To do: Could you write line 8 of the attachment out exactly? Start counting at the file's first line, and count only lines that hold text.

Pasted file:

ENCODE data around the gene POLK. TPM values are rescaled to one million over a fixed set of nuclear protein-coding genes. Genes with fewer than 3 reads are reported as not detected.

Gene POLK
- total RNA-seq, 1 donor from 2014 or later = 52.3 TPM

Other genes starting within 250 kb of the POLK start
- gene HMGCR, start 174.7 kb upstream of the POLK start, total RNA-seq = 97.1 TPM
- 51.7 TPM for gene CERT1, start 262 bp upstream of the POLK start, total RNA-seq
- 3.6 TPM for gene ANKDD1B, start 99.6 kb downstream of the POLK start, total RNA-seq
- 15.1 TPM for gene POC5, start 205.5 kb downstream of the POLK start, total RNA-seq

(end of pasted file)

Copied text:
- 15.1 TPM for gene POC5, start 205.5 kb downstream of the POLK start, total RNA-seq